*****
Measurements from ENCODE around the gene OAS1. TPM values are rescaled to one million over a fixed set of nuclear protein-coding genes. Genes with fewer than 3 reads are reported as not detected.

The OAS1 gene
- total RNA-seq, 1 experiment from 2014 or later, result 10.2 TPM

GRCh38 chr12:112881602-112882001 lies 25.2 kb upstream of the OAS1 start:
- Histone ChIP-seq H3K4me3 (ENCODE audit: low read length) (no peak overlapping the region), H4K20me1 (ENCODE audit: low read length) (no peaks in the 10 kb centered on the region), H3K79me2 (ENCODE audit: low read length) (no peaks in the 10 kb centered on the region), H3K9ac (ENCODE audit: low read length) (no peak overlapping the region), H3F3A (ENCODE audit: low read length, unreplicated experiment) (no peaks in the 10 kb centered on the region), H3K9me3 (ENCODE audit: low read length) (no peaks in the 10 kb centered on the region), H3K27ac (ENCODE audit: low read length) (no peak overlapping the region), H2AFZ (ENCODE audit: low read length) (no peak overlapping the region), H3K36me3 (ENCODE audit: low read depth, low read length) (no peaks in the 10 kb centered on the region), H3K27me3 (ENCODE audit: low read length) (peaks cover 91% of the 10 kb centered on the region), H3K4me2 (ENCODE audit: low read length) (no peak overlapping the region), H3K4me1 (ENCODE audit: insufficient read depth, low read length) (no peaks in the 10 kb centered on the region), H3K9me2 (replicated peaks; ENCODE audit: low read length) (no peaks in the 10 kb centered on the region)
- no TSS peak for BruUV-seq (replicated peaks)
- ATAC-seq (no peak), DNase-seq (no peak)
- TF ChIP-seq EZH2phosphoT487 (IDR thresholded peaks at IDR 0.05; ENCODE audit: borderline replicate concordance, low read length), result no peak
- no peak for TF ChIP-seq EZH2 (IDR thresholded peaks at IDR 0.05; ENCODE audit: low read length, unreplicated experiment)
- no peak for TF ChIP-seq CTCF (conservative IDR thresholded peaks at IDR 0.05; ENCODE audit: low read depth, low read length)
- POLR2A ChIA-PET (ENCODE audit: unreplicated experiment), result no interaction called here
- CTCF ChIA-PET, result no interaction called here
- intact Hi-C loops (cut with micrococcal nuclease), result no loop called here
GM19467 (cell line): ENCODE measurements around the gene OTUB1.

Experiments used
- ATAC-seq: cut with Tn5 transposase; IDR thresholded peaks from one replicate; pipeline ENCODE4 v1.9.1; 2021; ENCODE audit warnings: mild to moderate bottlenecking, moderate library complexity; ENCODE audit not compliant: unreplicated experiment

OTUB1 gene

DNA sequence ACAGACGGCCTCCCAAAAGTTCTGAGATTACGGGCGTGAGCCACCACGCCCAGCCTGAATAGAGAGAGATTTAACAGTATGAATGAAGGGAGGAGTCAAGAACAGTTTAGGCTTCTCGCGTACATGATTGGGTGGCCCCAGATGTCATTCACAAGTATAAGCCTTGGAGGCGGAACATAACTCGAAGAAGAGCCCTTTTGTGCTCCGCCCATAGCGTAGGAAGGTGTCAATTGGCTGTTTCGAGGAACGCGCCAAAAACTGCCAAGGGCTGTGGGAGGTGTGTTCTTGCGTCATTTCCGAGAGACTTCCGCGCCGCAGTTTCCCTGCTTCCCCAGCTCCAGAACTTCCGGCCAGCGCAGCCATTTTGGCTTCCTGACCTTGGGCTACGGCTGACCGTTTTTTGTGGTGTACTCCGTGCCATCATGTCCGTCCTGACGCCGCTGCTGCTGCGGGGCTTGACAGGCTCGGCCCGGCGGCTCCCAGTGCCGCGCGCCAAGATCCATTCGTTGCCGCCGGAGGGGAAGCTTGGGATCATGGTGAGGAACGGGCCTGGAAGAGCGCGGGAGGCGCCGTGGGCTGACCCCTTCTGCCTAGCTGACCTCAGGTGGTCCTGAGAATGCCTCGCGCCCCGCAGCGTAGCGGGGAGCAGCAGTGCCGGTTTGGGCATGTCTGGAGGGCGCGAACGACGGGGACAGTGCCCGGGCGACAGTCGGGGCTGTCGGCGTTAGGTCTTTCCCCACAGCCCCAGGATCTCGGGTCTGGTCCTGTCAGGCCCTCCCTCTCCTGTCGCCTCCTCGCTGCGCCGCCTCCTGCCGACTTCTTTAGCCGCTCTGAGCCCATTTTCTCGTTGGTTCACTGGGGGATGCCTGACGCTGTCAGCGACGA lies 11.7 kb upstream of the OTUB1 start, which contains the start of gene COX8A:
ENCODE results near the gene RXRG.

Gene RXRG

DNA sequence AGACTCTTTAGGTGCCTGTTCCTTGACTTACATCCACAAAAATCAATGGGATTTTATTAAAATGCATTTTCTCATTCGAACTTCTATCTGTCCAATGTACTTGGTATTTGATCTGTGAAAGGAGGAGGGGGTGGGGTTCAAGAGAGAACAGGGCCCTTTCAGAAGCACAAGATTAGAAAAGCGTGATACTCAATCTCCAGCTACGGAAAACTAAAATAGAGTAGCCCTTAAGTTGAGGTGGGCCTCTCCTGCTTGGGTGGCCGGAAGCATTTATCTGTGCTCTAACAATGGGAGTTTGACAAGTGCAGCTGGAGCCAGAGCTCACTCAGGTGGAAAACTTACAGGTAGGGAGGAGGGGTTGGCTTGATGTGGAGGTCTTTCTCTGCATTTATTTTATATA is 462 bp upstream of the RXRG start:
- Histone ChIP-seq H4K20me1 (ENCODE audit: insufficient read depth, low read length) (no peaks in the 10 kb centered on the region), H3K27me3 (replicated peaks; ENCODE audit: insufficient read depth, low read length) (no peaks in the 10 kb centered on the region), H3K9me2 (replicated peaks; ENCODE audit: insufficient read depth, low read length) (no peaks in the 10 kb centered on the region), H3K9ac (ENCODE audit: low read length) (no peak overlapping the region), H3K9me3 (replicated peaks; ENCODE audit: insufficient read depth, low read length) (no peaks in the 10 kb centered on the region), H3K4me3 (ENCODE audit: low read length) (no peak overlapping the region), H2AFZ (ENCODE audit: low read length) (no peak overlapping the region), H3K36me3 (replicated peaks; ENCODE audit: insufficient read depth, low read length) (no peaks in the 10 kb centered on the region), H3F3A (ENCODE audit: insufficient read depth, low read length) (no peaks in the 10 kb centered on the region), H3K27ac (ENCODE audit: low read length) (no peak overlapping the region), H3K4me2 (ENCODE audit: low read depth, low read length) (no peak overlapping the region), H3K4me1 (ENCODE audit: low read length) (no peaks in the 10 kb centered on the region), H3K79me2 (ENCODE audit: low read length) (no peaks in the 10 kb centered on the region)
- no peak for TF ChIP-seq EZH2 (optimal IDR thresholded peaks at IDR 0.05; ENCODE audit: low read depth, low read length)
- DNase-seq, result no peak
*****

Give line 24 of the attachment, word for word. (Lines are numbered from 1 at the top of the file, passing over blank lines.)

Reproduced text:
- DNase-seq, result no peak